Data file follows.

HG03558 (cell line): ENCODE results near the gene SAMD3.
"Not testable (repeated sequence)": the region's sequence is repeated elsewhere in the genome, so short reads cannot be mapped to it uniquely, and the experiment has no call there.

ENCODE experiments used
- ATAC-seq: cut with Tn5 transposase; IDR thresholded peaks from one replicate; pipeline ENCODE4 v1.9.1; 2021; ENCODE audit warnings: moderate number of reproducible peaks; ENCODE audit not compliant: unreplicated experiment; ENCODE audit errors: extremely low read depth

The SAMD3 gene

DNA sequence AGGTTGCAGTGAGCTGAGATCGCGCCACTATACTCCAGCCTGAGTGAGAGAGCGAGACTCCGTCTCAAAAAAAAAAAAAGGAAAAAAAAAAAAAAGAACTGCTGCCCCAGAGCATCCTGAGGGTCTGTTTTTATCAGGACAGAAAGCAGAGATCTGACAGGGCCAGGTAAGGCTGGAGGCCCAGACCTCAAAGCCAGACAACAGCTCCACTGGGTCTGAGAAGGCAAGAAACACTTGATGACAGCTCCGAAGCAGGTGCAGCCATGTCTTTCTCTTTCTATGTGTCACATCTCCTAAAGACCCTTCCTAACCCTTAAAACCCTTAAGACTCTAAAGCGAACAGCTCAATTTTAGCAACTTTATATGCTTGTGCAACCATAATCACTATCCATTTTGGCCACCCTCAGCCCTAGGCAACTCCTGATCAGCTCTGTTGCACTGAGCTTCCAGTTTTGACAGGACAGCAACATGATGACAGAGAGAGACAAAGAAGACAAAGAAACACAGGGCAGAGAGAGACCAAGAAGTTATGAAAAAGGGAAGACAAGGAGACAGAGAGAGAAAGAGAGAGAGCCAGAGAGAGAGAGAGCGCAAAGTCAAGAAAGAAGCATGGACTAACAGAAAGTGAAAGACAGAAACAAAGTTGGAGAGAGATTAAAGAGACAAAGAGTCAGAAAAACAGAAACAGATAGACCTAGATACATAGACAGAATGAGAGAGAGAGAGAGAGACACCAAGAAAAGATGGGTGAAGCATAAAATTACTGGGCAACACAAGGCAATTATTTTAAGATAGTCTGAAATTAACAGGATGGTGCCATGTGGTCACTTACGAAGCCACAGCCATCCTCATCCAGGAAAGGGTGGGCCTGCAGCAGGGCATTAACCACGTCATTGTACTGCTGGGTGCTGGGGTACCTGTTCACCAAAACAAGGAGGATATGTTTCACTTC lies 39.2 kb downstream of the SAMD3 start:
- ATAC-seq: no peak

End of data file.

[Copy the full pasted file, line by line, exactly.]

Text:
HG03558 (cell line): ENCODE results near the gene SAMD3.
"Not testable (repeated sequence)": the region's sequence is repeated elsewhere in the genome, so short reads cannot be mapped to it uniquely, and the experiment has no call there.

ENCODE experiments used
- ATAC-seq: cut with Tn5 transposase; IDR thresholded peaks from one replicate; pipeline ENCODE4 v1.9.1; 2021; ENCODE audit warnings: moderate number of reproducible peaks; ENCODE audit not compliant: unreplicated experiment; ENCODE audit errors: extremely low read depth

The SAMD3 gene

DNA sequence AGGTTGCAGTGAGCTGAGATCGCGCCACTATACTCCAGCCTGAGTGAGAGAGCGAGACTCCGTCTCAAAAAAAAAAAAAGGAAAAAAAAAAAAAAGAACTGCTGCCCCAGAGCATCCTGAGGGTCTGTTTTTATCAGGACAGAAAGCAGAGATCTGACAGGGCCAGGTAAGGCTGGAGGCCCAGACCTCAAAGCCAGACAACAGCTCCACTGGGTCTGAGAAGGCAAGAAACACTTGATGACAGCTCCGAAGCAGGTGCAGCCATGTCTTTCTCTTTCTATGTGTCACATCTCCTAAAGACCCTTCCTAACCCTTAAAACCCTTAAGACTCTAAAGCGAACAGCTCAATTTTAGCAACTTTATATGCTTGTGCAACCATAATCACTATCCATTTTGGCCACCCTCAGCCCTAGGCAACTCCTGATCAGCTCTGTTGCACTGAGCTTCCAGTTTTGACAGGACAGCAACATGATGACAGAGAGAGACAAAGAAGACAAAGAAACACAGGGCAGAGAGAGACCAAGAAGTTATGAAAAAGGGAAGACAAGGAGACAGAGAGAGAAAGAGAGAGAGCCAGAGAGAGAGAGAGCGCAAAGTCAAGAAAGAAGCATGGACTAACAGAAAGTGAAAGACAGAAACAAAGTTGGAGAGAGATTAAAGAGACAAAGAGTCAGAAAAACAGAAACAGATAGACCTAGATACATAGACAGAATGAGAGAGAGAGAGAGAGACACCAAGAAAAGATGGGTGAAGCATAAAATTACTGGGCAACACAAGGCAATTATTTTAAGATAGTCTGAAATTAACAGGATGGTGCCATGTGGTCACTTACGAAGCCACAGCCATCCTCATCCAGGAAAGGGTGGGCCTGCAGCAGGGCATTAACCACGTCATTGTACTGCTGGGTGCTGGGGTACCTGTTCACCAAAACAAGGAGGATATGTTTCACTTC lies 39.2 kb downstream of the SAMD3 start:
- ATAC-seq: no peak